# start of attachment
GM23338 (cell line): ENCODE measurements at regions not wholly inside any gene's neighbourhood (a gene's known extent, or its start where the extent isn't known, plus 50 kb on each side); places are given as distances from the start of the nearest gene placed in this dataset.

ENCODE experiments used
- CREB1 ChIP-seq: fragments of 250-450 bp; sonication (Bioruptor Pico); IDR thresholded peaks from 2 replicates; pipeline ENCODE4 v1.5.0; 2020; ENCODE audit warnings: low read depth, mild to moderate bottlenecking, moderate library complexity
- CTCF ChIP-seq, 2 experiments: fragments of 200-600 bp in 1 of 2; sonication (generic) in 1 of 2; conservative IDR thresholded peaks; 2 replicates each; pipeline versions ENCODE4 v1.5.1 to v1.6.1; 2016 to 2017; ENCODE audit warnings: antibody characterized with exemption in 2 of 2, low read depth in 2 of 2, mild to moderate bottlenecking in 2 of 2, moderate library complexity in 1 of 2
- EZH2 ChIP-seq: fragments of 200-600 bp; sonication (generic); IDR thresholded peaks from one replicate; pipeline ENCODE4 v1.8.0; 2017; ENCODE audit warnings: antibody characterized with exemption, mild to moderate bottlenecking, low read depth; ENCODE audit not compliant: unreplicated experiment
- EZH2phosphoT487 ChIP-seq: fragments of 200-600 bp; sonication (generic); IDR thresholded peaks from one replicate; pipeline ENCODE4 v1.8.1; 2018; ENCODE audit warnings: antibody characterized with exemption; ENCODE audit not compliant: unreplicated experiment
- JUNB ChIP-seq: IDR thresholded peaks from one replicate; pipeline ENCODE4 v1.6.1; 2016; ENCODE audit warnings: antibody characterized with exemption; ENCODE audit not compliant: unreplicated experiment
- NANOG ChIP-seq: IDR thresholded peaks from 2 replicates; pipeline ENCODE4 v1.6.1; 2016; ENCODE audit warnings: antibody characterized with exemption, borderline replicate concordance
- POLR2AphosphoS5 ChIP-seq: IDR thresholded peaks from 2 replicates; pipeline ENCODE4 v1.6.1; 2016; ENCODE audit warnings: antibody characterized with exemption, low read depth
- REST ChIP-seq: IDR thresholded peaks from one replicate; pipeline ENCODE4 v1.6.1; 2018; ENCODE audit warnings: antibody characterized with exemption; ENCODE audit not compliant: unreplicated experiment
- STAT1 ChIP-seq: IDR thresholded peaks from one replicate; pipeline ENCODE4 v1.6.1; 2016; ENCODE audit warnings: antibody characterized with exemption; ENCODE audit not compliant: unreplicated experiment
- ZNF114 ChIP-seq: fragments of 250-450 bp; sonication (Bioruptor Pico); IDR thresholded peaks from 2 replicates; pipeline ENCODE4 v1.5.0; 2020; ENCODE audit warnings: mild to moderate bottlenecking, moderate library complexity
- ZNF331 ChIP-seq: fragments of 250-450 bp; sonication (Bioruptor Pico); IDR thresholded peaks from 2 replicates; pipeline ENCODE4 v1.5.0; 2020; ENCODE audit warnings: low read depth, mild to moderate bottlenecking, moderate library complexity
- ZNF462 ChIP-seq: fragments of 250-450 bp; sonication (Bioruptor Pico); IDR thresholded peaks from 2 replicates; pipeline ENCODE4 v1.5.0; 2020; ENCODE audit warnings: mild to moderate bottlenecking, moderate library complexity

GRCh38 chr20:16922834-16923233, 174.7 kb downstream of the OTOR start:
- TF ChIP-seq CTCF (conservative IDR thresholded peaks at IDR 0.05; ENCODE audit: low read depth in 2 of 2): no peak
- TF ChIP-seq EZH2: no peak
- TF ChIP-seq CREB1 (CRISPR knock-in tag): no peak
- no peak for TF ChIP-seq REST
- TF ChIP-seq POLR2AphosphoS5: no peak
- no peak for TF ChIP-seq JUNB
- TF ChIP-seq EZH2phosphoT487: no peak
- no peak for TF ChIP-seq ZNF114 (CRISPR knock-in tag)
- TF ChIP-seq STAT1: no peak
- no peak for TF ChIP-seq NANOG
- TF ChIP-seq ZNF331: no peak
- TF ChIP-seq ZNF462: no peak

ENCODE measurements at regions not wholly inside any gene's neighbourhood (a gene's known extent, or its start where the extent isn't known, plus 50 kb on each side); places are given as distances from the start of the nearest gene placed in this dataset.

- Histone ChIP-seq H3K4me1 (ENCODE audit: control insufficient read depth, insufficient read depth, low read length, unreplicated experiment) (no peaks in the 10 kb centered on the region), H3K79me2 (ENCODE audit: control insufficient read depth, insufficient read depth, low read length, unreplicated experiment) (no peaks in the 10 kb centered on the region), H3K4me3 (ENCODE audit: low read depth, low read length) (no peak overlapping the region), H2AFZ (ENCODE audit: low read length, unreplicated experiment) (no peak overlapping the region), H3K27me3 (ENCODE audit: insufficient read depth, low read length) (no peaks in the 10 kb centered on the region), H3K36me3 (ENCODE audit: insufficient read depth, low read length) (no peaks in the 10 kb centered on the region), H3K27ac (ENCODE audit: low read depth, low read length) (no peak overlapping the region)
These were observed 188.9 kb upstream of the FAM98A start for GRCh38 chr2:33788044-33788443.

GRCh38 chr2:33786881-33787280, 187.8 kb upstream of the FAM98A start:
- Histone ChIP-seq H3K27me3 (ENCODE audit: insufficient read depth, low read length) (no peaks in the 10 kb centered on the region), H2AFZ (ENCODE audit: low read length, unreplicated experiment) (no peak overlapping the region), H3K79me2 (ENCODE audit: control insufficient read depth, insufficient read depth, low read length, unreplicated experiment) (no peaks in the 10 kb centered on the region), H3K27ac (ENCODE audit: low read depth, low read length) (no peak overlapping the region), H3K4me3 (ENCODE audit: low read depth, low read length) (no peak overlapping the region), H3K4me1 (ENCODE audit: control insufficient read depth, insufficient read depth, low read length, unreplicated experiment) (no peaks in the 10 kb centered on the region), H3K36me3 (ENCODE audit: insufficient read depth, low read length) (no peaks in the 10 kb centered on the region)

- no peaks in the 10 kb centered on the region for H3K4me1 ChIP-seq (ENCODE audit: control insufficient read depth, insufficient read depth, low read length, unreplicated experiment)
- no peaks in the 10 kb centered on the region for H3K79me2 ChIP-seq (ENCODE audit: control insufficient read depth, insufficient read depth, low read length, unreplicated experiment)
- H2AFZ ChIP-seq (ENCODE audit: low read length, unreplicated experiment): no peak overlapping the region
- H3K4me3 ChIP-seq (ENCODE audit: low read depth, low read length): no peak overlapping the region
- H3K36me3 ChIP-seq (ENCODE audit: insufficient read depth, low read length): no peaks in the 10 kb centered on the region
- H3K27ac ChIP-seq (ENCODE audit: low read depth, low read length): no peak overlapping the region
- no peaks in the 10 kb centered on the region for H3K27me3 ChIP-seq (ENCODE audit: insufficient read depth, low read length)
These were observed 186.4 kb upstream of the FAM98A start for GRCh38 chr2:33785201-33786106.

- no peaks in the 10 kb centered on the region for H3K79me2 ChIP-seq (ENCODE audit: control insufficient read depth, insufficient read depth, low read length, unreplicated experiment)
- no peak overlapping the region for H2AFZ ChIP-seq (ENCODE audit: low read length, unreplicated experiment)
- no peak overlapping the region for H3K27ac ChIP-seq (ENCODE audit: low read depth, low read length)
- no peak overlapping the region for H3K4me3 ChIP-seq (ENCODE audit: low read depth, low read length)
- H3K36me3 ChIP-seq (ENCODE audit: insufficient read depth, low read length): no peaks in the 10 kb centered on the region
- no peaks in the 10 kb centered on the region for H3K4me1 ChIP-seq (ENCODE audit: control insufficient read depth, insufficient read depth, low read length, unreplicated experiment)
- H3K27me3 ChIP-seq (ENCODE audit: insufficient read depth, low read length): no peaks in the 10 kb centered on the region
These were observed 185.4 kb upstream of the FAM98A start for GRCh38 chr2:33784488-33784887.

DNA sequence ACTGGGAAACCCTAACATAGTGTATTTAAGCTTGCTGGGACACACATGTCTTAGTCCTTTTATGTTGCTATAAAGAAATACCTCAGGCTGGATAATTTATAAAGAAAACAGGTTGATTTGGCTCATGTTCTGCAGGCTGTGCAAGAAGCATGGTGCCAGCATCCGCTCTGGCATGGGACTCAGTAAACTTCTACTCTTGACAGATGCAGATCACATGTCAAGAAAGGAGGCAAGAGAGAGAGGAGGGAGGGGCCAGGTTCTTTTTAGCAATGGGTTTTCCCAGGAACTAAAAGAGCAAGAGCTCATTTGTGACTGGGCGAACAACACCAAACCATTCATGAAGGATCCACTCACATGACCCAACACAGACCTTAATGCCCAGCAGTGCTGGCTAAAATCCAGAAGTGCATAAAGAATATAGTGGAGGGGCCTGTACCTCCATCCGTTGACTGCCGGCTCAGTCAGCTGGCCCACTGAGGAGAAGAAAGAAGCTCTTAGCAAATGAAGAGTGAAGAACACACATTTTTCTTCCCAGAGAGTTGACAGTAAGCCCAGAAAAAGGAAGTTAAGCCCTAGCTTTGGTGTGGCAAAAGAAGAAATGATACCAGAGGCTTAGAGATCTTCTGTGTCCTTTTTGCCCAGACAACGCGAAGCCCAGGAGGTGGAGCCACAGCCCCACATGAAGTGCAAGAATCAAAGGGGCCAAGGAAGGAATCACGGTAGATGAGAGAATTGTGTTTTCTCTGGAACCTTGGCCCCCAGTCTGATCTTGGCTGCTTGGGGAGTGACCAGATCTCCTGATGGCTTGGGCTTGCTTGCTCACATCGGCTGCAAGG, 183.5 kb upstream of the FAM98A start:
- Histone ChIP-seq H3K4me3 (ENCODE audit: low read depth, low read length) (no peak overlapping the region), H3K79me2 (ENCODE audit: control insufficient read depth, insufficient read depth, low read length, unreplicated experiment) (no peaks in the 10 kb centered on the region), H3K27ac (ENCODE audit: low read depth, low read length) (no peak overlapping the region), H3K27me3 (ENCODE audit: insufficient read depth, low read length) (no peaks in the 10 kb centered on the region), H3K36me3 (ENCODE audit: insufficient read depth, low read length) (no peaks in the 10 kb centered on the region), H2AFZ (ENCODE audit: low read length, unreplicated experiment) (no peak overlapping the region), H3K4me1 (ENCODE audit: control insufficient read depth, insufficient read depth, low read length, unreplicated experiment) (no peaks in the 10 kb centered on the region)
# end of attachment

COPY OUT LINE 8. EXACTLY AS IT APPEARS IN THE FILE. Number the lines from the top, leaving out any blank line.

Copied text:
- NANOG ChIP-seq: IDR thresholded peaks from 2 replicates; pipeline ENCODE4 v1.6.1; 2016; ENCODE audit warnings: antibody characterized with exemption, borderline replicate concordance